The site farrows and weans pigs before transporting them to a larger site for finishing. The site has several sheds for different rearing stages, two houses, a small office, and two pumps.
The farm could save electricity onsite from recommendations in the audit:
- Upgrade lighting using new LEDs, which is the quickest way to improve efficiency onsite with a payback period of less than a year.
- Upgrade Ventilation fans.
- Reflective roof coating.
- Solar Bore pump with or without battery storage.
- Various solar PV systems up to 100kW in size.
Table 1. Costs and savings from audit recommendations with quick payback.
||Energy Saving (kWh)
||Cost Saving Tariff 62 ($)
||Cost Saving Tariff 20 ($)
||Payback Period Tariff 62 (Years)
||Payback Period Tariff 20 (Years)
|Upgrade lighting to new LEDs
|Reflective roof coating
Under current tariff 62, the annual cost savings of $10,990 from replacing the lights could be utilised to install an adequate solar PV system.
The audit also considered several solar energy opportunities with relatively quick paybacks, including:
- Two smaller residential solar systems 1.5kW and 5kW.
- Bore Pump: Solar only or Solar and batteries.
- Large scale solar PV systems of 30kW or 99.5kW.
Table 2. Costs and savings from audit recommendations with longer payback.
||Energy Savings (kWh)
||Cost Savings Tariff 62 ($)
||Cost Savings Tariff 20 ($)
||Payback Tariff 62 (Years)
||Payback Period Tarif 20 (Years)
|Two Residential Solar Systems
|Bore Pump: Solar only (Tariff 33)
|Bore Pump: Solar and batteries (Tariff 33)
|30kW Solar PV
|99.5kW Solar PV
Assuming the bore pump is on load control tariff 33, an initial solar system is recommended to cover the load, showing a four-year payback. Should battery pricing decrease, then the second option may be worth considering. It would be worthwhile to factor this when designing a system using a battery-capable invertor.
Solar systems greater than 30kW are subject to a more complex network connection process, so installing the 30kW system would prove beneficial at this stage. The audit recommended remaining on tariff 62 as the system shows better payback. The farm will be required to move to Tariff 20 when the obsolete tariffs cease.
Table 3. Costs and savings from preferred audit recommendations.
||Current Usage (kWh)
||Current Cost ($)
||Energy Saving (kWh)
||Cost Savings ($)
||Capital Cost ($)
30kW Solar PV
|Main Bore Pump
||Solar system only
Implementation of the recommendations at the piggery will ensure that the farm is able to remain a small electricity user on small business tariffs.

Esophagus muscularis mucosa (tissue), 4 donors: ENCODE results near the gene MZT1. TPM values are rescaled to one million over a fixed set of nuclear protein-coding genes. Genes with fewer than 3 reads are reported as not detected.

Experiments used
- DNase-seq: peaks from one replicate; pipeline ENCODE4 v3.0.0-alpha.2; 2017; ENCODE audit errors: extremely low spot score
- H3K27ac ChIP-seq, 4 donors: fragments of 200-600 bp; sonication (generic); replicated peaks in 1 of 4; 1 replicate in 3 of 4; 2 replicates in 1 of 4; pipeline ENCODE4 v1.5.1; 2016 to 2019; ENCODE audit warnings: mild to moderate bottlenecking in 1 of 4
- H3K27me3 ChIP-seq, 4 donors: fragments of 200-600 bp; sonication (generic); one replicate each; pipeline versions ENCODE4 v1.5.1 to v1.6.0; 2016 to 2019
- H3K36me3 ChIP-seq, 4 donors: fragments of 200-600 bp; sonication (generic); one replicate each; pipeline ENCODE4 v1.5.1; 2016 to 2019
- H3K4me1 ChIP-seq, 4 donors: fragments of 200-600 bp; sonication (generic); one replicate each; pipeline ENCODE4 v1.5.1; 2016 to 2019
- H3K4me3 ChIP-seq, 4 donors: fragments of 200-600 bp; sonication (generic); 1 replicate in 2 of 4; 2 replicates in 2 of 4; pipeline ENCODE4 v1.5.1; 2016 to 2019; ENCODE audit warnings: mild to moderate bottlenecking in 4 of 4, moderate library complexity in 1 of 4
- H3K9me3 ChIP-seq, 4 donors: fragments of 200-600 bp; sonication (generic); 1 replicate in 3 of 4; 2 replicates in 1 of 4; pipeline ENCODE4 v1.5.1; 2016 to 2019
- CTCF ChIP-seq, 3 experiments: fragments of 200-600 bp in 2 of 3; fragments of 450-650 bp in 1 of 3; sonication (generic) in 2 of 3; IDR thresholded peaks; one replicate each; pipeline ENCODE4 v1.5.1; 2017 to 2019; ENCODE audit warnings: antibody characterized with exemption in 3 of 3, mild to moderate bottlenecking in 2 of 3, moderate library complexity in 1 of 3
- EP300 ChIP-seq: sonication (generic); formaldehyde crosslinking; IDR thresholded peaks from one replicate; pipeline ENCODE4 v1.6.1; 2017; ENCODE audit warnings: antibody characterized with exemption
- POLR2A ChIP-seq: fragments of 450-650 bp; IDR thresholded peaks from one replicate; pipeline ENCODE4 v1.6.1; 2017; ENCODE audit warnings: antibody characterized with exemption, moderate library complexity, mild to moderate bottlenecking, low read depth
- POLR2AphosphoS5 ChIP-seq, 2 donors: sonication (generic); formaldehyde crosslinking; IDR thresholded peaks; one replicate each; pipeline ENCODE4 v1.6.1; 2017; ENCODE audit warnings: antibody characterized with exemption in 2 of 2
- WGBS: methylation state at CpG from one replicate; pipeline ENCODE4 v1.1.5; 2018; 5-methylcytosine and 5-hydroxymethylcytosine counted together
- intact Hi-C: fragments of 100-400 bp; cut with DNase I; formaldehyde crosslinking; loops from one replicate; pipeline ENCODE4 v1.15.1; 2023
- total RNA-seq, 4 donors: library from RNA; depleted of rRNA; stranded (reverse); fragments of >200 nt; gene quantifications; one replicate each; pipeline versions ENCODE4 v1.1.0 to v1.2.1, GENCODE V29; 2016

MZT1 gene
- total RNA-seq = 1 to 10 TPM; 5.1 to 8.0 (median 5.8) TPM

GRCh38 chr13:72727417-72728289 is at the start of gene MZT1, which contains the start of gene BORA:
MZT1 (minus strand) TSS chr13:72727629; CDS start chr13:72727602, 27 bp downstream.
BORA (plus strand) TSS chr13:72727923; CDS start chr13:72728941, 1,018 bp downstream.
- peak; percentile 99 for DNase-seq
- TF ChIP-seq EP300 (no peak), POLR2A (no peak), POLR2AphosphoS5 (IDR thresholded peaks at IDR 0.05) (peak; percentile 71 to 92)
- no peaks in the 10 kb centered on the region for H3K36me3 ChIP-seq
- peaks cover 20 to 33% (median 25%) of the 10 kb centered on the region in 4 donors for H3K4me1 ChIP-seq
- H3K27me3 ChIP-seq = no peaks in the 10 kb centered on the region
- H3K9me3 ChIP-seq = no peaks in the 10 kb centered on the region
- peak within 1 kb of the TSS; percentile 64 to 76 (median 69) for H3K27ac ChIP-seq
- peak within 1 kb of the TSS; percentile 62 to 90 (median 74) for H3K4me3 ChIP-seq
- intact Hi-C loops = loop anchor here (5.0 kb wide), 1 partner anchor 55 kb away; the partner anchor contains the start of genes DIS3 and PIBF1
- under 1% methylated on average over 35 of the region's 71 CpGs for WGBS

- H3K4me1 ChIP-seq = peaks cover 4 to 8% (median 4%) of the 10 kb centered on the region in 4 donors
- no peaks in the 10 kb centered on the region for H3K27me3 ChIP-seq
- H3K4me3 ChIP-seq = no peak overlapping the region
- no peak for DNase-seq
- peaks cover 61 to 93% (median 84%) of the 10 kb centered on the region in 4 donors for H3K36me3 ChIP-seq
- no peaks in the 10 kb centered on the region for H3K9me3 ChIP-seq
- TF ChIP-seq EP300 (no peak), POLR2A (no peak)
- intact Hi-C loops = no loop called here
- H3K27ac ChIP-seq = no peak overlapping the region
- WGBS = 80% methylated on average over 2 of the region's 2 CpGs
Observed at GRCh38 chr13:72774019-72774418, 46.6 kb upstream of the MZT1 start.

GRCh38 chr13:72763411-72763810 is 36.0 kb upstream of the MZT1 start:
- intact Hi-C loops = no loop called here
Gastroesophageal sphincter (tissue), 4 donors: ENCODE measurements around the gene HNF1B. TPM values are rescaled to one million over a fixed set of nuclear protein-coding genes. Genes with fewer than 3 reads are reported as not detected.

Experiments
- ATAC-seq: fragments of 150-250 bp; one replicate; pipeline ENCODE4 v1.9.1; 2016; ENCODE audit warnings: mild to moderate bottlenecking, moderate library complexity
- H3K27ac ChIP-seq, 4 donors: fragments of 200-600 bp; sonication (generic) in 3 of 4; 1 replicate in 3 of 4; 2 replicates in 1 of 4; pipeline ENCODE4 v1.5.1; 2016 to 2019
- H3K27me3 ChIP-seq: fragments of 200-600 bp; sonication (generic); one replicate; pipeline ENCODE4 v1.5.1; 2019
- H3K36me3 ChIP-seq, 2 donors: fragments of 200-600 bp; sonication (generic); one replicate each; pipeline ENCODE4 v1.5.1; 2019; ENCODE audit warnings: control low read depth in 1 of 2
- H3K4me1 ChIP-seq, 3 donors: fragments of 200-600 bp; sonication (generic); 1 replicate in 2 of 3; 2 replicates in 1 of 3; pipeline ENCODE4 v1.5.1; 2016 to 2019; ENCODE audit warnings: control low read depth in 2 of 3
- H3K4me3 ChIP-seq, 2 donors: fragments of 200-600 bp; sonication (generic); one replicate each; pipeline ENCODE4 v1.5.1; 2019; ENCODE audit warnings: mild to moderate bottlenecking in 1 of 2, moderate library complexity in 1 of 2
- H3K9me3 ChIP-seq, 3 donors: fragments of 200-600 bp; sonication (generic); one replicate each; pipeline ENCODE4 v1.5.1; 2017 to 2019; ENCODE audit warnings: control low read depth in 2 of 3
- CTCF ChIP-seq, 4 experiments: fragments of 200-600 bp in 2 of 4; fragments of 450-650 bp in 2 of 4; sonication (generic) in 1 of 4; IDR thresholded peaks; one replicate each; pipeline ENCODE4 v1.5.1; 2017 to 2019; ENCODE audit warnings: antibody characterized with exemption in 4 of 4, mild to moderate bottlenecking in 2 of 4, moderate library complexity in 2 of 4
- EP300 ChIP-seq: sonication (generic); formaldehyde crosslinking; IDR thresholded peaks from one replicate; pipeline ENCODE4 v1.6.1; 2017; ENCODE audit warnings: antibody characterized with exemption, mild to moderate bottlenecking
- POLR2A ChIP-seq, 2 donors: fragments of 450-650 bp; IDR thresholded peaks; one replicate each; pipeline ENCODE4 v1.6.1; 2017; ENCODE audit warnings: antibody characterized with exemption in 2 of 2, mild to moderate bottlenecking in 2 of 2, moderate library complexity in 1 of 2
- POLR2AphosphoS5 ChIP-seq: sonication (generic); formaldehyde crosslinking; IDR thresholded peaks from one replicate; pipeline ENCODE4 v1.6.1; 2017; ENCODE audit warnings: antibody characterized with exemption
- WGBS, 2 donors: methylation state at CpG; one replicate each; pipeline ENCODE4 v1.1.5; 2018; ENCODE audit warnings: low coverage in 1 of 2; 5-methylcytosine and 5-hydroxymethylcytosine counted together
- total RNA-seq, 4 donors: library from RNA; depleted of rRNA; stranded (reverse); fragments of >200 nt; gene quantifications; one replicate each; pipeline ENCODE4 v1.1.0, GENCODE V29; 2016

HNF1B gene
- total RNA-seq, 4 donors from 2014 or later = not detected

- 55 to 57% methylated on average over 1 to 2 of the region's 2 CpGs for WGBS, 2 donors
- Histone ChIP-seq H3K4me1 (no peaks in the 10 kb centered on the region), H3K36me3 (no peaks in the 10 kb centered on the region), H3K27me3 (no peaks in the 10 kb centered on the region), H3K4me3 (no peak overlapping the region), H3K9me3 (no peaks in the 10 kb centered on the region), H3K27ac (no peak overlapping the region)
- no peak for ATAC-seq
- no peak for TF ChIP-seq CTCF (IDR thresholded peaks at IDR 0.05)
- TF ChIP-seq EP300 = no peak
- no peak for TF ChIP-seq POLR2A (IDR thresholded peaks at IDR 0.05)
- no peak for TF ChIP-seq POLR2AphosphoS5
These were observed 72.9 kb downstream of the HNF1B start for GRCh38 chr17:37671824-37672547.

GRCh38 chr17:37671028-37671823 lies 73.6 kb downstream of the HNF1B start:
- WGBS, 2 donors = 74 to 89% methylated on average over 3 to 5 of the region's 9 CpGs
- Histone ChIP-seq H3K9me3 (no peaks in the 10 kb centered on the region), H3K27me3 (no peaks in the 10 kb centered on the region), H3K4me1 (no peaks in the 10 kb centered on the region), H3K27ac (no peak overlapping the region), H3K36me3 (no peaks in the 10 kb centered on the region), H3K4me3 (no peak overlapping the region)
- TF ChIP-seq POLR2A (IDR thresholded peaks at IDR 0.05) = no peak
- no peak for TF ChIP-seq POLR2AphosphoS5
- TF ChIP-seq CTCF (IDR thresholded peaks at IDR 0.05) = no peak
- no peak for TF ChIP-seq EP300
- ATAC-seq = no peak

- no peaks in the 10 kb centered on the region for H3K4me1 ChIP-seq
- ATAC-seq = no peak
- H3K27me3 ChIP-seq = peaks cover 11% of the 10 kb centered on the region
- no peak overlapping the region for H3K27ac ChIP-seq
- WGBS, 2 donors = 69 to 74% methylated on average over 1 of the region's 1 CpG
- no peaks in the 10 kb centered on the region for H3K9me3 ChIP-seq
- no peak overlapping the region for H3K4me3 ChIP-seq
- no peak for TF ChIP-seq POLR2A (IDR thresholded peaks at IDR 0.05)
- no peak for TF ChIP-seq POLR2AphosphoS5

The farmer has proceeded with the installation of a 39.36 kW ground-mounted solar system with 2 x 15 kW inverters (pictured above). The energy and cost savings made have been measured in a Measurement and Verification (M&V) process, as outlined in Table 4.
Table 4. Estimated and Actual energy and cost savings.
|Energy Savings (kWh)
|Cost Savings ($)
The greater savings obtained from the M&V calculations compared to those estimated in the audit may have been influenced by the larger system implemented. No additional factors have been identified, such as higher solar radiation during the measurement period or optimisation of the orientation of the panels.
From the solar generation, 74% or 56,489 kWh are being used onsite valued at $13,136, and 19,793 kWh are being exported to the grid with a revenue of $1,556. Considering that 59,743 kWh – 51% of the total energy use onsite – are being imported from the grid at a cost of $13,893, there are significant potential savings from shifting consumption into the solar generation period. The total power balance of the farm, including solar exports and the energy cost distribution, are shown in the following figures.
The next step for the farm is to adjust energy usage to offset as much energy consumption as possible from the grid, which would lead to further cost savings. The revenue from feeding into the grid is lower than the cost savings from using the energy onsite: for every dollar of energy exported, more than $3 could be saved if the energy were consumed onsite. If the farm were to shift 19,793kWh of energy consumption per year to coincide with solar generation times, they would save an extra $3,047 per year.
From the implementation of the recommendation in the audit, the farm has reduced total energy consumption by 54% and cost savings by 33%, including feed-in revenue, with Carbon emission savings of 61.8 t/CO2-e per year.
Table 5. Pre and post implementation energy consumption, costs and energy productivity improvements.
|Energy Consumption (kWh)
|Energy Productivity (kWh/pig)